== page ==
Vicky Scott McGinniss v. John L. McGinniss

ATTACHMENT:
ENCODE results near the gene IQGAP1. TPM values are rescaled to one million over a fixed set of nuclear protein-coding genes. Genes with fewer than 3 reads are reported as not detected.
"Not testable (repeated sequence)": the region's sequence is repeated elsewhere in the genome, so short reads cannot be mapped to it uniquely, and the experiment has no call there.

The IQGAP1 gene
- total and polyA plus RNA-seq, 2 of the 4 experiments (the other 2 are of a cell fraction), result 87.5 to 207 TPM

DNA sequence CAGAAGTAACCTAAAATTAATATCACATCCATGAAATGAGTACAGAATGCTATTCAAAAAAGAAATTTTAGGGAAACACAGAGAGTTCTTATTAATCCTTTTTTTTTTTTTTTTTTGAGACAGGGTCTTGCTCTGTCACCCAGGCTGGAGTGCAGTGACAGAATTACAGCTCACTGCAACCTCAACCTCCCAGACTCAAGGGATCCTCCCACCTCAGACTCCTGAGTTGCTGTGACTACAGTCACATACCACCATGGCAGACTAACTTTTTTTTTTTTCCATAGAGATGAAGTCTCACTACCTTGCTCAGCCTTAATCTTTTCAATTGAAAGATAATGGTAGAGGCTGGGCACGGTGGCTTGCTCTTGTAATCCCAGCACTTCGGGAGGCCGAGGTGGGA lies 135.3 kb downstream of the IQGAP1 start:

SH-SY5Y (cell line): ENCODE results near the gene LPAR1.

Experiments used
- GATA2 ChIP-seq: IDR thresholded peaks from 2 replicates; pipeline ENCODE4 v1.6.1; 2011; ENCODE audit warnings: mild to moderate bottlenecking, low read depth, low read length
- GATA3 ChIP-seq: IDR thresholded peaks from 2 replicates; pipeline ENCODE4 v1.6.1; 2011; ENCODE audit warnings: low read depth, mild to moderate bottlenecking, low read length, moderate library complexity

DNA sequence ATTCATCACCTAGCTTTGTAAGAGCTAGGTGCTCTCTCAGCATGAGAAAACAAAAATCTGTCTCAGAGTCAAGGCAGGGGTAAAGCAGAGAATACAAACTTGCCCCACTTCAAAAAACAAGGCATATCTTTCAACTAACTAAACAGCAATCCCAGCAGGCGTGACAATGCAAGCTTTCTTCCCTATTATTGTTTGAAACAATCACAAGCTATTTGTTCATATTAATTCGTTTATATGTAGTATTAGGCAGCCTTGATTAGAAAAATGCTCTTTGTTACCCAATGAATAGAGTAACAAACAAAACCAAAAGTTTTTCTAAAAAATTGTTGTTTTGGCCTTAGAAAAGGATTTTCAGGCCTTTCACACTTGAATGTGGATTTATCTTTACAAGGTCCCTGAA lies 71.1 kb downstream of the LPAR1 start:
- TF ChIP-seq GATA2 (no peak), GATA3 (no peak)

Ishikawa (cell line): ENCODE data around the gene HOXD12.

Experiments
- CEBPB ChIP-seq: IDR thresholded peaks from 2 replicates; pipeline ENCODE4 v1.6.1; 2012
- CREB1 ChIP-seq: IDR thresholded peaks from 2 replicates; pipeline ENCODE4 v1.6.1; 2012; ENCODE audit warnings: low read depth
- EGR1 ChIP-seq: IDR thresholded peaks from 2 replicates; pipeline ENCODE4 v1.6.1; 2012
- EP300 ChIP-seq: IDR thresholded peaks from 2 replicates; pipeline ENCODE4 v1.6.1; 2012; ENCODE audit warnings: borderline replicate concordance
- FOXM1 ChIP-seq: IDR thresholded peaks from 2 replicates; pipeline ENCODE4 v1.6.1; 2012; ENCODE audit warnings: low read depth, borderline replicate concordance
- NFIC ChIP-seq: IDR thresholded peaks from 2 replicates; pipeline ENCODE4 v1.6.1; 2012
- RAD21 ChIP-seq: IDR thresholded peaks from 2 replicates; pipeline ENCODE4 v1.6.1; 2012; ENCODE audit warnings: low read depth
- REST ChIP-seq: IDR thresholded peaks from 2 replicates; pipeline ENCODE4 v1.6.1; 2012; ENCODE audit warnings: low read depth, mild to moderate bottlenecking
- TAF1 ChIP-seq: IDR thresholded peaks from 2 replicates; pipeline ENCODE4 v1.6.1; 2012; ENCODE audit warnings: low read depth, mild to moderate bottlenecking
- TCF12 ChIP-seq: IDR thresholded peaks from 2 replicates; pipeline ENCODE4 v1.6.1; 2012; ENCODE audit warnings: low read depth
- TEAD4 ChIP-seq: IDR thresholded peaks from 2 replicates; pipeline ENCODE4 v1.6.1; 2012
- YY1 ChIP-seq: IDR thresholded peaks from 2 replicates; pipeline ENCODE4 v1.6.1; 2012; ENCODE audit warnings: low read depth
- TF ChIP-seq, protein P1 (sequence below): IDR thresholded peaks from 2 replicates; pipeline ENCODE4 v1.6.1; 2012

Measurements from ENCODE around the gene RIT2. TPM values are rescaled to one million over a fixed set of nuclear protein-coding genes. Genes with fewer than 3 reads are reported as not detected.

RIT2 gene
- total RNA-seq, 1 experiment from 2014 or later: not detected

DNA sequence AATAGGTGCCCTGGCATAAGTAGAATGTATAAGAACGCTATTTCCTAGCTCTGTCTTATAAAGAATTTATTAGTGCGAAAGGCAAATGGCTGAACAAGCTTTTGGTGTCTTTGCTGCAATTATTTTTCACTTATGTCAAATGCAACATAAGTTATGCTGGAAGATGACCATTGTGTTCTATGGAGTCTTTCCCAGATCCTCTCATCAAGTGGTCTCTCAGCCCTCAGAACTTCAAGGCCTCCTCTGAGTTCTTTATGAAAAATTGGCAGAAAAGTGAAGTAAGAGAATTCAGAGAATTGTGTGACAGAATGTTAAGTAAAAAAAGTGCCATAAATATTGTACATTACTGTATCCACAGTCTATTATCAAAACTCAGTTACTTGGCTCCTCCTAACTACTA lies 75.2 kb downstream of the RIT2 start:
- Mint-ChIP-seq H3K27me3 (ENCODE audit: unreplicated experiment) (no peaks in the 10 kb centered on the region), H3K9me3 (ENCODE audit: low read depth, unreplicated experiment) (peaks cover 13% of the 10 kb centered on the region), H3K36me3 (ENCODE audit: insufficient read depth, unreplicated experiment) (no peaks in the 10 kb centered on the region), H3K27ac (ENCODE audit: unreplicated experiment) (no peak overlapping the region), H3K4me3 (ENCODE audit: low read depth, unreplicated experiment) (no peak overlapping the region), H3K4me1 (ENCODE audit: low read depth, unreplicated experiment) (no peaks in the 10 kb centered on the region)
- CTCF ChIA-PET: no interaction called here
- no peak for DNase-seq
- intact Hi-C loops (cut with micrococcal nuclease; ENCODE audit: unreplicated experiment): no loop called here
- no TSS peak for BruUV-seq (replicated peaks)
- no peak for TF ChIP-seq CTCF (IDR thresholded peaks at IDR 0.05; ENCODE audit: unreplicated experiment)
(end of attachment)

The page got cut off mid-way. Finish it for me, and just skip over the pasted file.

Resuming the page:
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COURT OF APPEALS OF VIRGINIA Present: Chief Judge Felton, Judge McClanahan and Senior Judge Fitzpatrick Argued at Richmond, Virginia VICKY SCOTT McGINNISS v. Record No. 0498-06-2 OPINION BY CHIEF JUDGE WALTER S. FELTON, JR. DECEMBER 28, 2006 JOHN L. McGINNISS FROM THE CIRCUIT COURT OF KING GEORGE COUNTY Horace A. Revercomb, III, Judge Lawrence D. Diehl for appellant. R. Scott Pugh for appellee. Vicky Scott McGinniss ( wife ) contends that the trial court erred in its award to her of her marital share of John L. McGinniss ( husband ) federal Civil Service Retirement System ( CSRS ) pension benefits. Specifically, she argues that the trial court erred in entering its Court Order Acceptable for Processing ( COAP )1 limiting her marital share of husband s CSRS pension to a fixed amount calculated as if husband retired on the date of separation, July 10, 2001, rather than when he actually retired and became eligible to receive his pension; in failing to award her the survivor annuity benefit under husband s CSRS pension; and in failing to re-refer the issue of the Commissioner in Chancery s failure to recommend or address . . . [appellant s] survivor annuity benefit request from husband s CSRS pension. Both parties request attorney s fees on appeal. We affirm in part, reverse in part, and remand. 1 A COAP is similar to a Qualified Domestic Relations Order ( QDRO ), required by federal law to distribute a marital share of a party s federal pension. BACKGROUND On appeal, we view the evidence in the light most favorable to husband, the prevailing party below. Congdon v. Congdon, 40 Va. App. 255, 258, 578 S.E.2d 833, 835 (2003). So viewed, the record reflects that husband was employed by the United States government and entered the CSRS pension system in May 1966. Husband and wife were married in 1969, separated in 2001, and divorced in February 2006, after 37 years of marriage. At the time the parties separated, wife was 52 years old. Husband was 56 years old and was a GS-12 on the federal pay-scale, earning $65,588 annually. While husband traveled for extended periods of time in his employment, wife took care of [their] children, their school work, everything. Wife also worked outside the home throughout the marriage, operating a small beauty parlor. The parties owned a Southern Farm Bureau IRA Annuity issued to wife. Wife owned no other separate retirement plan or funds, but was eligible for Social Security Benefits. Husband s enrollment in CSRS precluded his eligibility for Social Security Benefits. Following the parties separation, husband changed the beneficiary of his Federal Employee Group Life Insurance ( FEGLI ) policy from wife to the parties son. The trial court referred matters related to equitable distribution of the parties assets to a commissioner in chancery ( commissioner ). At the commissioner s hearing, both parties presented evidence and subsequently filed memoranda of law outlining their respective positions. Wife s memorandum asserted that [i]t seems clear that after 32 years of marriage and with no security for her future, [she] is entitled to 50% of the marital share of [husband s CSRS] pension, if as[,] and when he collects it. (Emphasis added). She requested the court award her a marital share of husband s CSRS pension benefits pursuant to Code § 20-107.3(G)(2). In his report to the trial court, the commissioner reported that: Calculations relating to Mr. McGinniss defined benefit plan, the annuity plan purchased for Ms. McGinniss and her social security -2- report are in evidence. Although not necessary for the purpose of this report, the present value calculation of the marital share of his [CSRS pension] is $619,000. The computed value of the annuity purchased for her retirement, and still being funded by the parties at $75.00 per month, is $26,707 at her age 62 and $32,905 at her age 65. She is eligible for social security benefits, as well. Upon consideration of the section 20-107.3(E) factors . . . she is awarded 50% of the marital share of his [CSRS pension], and the annuity is allocated and is to be transferred to her; she will be responsible for the remaining monthly payments. In her exceptions to the commissioner s report, wife asserted that the commissioner failed to address her request for survivor annuity benefits under husband s CSRS pension. Following a hearing on the exceptions, the trial court affirmed the commissioner s report as presented. Wife then filed a Motion to Reconsider or Re-Refer For Commissioner in Chancery to Clarify Recommendations related to the survivor annuity benefit under husband s CSRS pension. After a hearing, the trial court denied wife s motion. Thereafter, each party presented a draft COAP to the trial court. In its final decree, the trial court adopted and entered the COAP provided by husband. That COAP did not award the [wife] any entitlement in the [CSRS pension] Survivor Annuity, and determined wife s marital share of husband s CSRS pension to be 50% of the marital share of husband s gross monthly annuity benefit as if [husband] retired on July 10, 2001, the separation date of the parties. (Emphasis added). Wife noted her exceptions to the COAP entered by the trial court. This appeal followed. ANALYSIS On appeal, [a] decision regarding equitable distribution rests within the sound discretion of the trial court and will not be disturbed unless it is plainly wrong or without evidence to support it. Holden v. Holden, 31 Va. App. 24, 26, 520 S.E.2d 842, 844 (1999) (citing McDavid v. McDavid, 19 Va. App. 406, 407-08, 451 S.E.2d 713, 715 (1994)). Unless it appears from the -3- record that the trial judge has not considered or has misapplied one of the statutory mandates, this Court will not reverse on appeal. Id. at 27, 520 S.E.2d at 844. I. Wife contends that pursuant to Code § 20-107.3(G)(1) and Primm v. Primm, 12 Va. App. 1036, 407 S.E.2d 45 (1991), the trial court was required to apply the deferred distribution approach to calculate her marital share of husband s CSRS pension. She asserts that the trial court erred as a matter of law by excluding the increase in value of husband s CSRS pension in the years following the parties July 10, 2001 separation. Husband argues that any post-separation increase in the value of his CSRS pension would be based solely on his personal efforts, and is his separate property not subject to equitable distribution. Pensions constitute an unusual type of property in that, in most cases, the pension benefits are future oriented and not readily susceptible to valuation or distribution at the time of an evidentiary hearing. Banagan v. Banagan, 17 Va. App. 321, 324, 437 S.E.2d 228, 231 (1993) (quoting Gamble v. Gamble, 14 Va. App. 558, 565-66, 421 S.E.2d 635, 640 (1992)). Code § 20-107.3(G)(1) provides, in relevant part: The court may direct payment of a percentage of the marital share of any pension, profit-sharing or deferred compensation plan or retirement benefits . . . whether payable in a lump sum or over a period of time. . . . However, the court shall only direct that payment be made as such benefits are payable. . . . Marital share means that portion of the total interest, the right to which was earned during the marriage and before the last separation of the parties . . . . (Emphasis added). We have interpreted Code § 20-107.3 s language to be mandatory and . . . implemented through the use of a simple formula. The number of years that the spouse was in the pension plan while in the marriage serves as the numerator and the total number of years in the pension plan serves as the denominator. This fraction establishes the marital share of the pension as defined by the statute. -4- Mosley v. Mosley, 19 Va. App. 192, 198, 450 S.E.2d 161, 165 (1994) (citing Primm, 12 Va. App. at 1037, 407 S.E.2d at 46). However, the trial court may not direct that pension benefits be paid prior to the time they are actually received by the party against whom the judgment is rendered. Gamble, 14 Va. App. at 585, 421 S.E.2d at 651 (citing Primm, 12 Va. App. at 1037, 407 S.E.2d at 46). We have recognized two methods for valuing and dividing a defined benefit plan . . . . Torian v. Torian, 38 Va. App. 167, 176, 562 S.E.2d 355, 360 (2002). Under the immediate offset approach, the trial court determines the present value of the marital share of the benefits and considers this value in making the monetary award. Id. (quoting Gamer v. Gamer, 16 Va. App. 335, 342-43, 429 S.E.2d 618, 624 (1993)). Under the deferred distribution approach, the trial court awards a percentage of the marital share of the pension, in which case payment is to be made only as retirement benefits are paid. Gamer, 16 Va. App. at 342-43, 429 S.E.2d at 624 (emphasis added). If a trial court orders deferred distribution of the marital share of the pension, it need not determine the pension s present value. Torian, 38 Va. App. at 177, 562 S.E.2d at 360. Furthermore, we have previously rejected limitation of a pension award, payable in the future, to a present value calculation because it denied the benefit of future earnings and adjustments that are attributable to the . . . deferred share and its future appreciation. Banagan, 17 Va. App. at 325, 437 S.E.2d at 231 (quoting Zipf v. Zipf, 8 Va. App. 387, 397, 382 S.E.2d 263, 268-69 (1989)). It is only fair that both parties share in the increased value of the pension. There can be no justification for [husband] receiving the increase in value of his . . . share as well as any increase in [wife s] . . . share. Primm, 12 Va. App. at 1038, 407 S.E.2d at 47. Under Virginia law, it is well established that the marital portion of a defined benefit plan is distinguished from the separate portion by the application of a fraction, the numerator of which represents the total time the pensioner is employed during the parties marriage, -5- and the denominator of which represents the total time the pensioner is employed through the date of retirement. The fraction diminishes the marital share in relation to the number of years that pre-and post-marital contributions are made. Thus, as applied, the fraction effectively excludes from the marital share the income earned by pre-and post-marital contributions to the pension. Mann v. Mann, 22 Va. App. 459, 464-65, 470 S.E.2d 605, 607-08 (1996) (citations omitted). While the trial court must be given flexibility to determine which method of distribution to utilize in a given case, Gamble, 14 Va. App. at 585, 421 S.E.2d at 651 (citing L. Golden, Equitable Distribution of Property § 6.16 (1983 & Supp. 1991)), [a] present value calculation is of direct use only where payment of the portion of the monetary award attributable to the pension is to occur immediately rather than over a period of time. Zipf, 8 Va. App. at 397, 382 S.E.2d at 268 (citations omitted) (emphasis added). In adopting husband s COAP, the trial court limited wife s marital share award to 50% of the present value as if husband retired on the date of separation, plus periodic cost of living increases. Wife s expert established the present value of husband s CSRS pension as of July 2002 to be $672,472.08, and the marital share to be $619,010.55.2 The commissioner noted in his recommendations that a present value calculation was not necessary for the purpose of [his] report. He recommended to the trial court that wife be awarded 50% of the marital share of [husband s] retirement plan. The COAP entered by the trial court applied a fractional formula that determined the numerator to be the total number of months of creditable service earned under the CSRS during the marriage (from March 5, 1969 to July 10, 2001), and the denominator to be the total number of months of [husband s] creditable service accrued under the [CSRS] as of July 10, 2001. The order specifically provided that any salary adjustments 2 Wife s expert calculated the marital share assuming husband retired on July 1, 2002, the valuation date, and would therefore be eligible to receive his CSRS pension payments beginning on that date. -6- that occur after July 10, 2001, shall not be incorporated into the calculation of [wife s] share of the employee annuity. We conclude that the trial court erred in entering the COAP because that order limited wife s marital share of husband s pension to a present value calculation. See Gamer, 16 Va. App. at 342-43, 429 S.E.2d at 624; Primm, 12 Va. App. at 1038, 407 S.E.2d at 46-47. We have previously determined a present value calculation is of direct use only where payment of the portion of the monetary award attributable to the pension is to occur immediately rather than over a period of time. Zipf, 8 Va. App. at 397, 382 S.E.2d at 268 (citations omitted). It is uncontested that any pre-marital or post-separation contributions to the pension by husband would be his separate property. However, the delay in payment to wife of her marital share of husband s pension until he retired and became eligible to receive his pension diminishes the marital share in relation to the number of years that pre-and post-marital contributions are made and effectively excludes from the marital share the income earned by pre-and post-marital contributions to the pension. Mann, 22 Va. App. at 465, 470 S.E.2d at 607-08. Here, the trial court erred by valuing wife s marital share of husband s pension as if husband retired on the date of the parties separation, even though husband was not eligible to receive pension payment on that date, and he made no lump sum payment to wife of the present value of the marital share. Accordingly, we find that the trial court abused its discretion by limiting wife s share of husband s pension to 50% of the present value calculation as if husband had retired on the date of separation. See Banagan, 17 Va. App. at 325, 437 S.E.2d at 231 (citations omitted). II. Wife also contends the trial court erred in failing to award her the survivor annuity benefit under husband s CSRS pension and in failing to re-refer the commissioner s failure to -7- address wife s request for that survivor annuity benefit. On this record, we find no error on the part of the trial court. In its award to wife, the trial court stated that the annuity is allocated and is to be transferred to her; she will be responsible for the remaining monthly payments. Wife contends that this language in the commissioner s report, adopted by the trial court, impliedly referred to the CSRS pension survivor annuity that would be awarded to [wife] but at her cost. Husband contends that the trial court s language referred to the Southern Farm Bureau IRA Annuity, and not to the survivor annuity benefit under the CSRS. Code § 20-107.3(G)(2) provides, in relevant part: To the extent permitted by federal or other applicable law, the court may order a party to designate a spouse or former spouse as irrevocable beneficiary during the lifetime of the beneficiary of all or a portion of any survivor benefit or annuity plan of whatsoever nature, but not to include a life insurance policy. The court, in its discretion, shall determine as between the parties, who shall bear the costs of maintaining such plan. (Emphasis added). Wife argues that husband represented to the commissioner that [t]here is no need for a life insurance policy on Husband as Wife will have survivor annuity on his CSRS and that accordingly, he should not be permitted to take a contrary position on the issue from that clearly set forth in his memo to the commissioner. However, no evidence was presented to the commissioner related to the CSRS survivor annuity benefit. No evidence was presented as to its costs, how those costs were to be paid, or any details as to when that annuity would be paid to wife. On the other hand, the record contains clear reference to the Southern Farm Bureau IRA Annuity owned jointly by the parties, requiring a $75 monthly premium payment, and valued at $26,707 at wife s age 62 and $32,905 at wife s age 65. In his report, the commissioner stated that the annuity is allocated and is to be transferred to her; she will be responsible for the remaining monthly payments. (Emphasis added). The commissioner s language was a clear -8- reference to the Southern Farm Bureau IRA Annuity, awarded to wife, who would be required to assume the remaining monthly payments to maintain that annuity. On this record, we find no abuse of discretion in the trial court s failure to award wife the CSRS survivor annuity benefit, and in not re-referring that issue to the commissioner for further consideration. III. Both husband and wife seek attorney s fees and costs on appeal. The rationale for the appellate court being the proper forum to determine the propriety of an award of attorney s fees for efforts expended on appeal is clear. The appellate court has the opportunity to view the record in its entirety and determine whether the appeal is frivolous or whether other reasons exist for requiring additional payment. O Loughlin v. O Loughlin, 23 Va. App. 690, 695, 479 S.E.2d 98, 100 (1996). In this context, and on consideration of the record before us, we hold neither party is entitled to an award of attorney s fees and costs incurred in this appeal. [W]e find the litigation addressed appropriate and substantial issues . . . . Estate of Hackler v. Hackler, 44 Va. App. 51, 75, 602 S.E.2d 426, 438 (2004). Therefore, each party s request for an award of fees and costs on appeal is denied. CONCLUSION On this record, we find that the trial court abused its discretion in limiting wife s marital share of husband s CSRS pension benefits to a fixed amount as if husband had retired on the date of separation. We affirm the trial court s decision awarding the Southern Farm Bureau IRA Annuity to wife and not awarding wife the survivor annuity benefit under husband s CSRS pension plan. We deny both parties request for an award of attorney s fees and costs. -9- We remand to the trial court for redetermination of wife s marital share of husband s pension benefits consistent with Code § 20-107.3(G), and any redetermination of its equitable distribution award as may then be appropriate. Affirmed in part, reversed in part, and remanded. - 10 -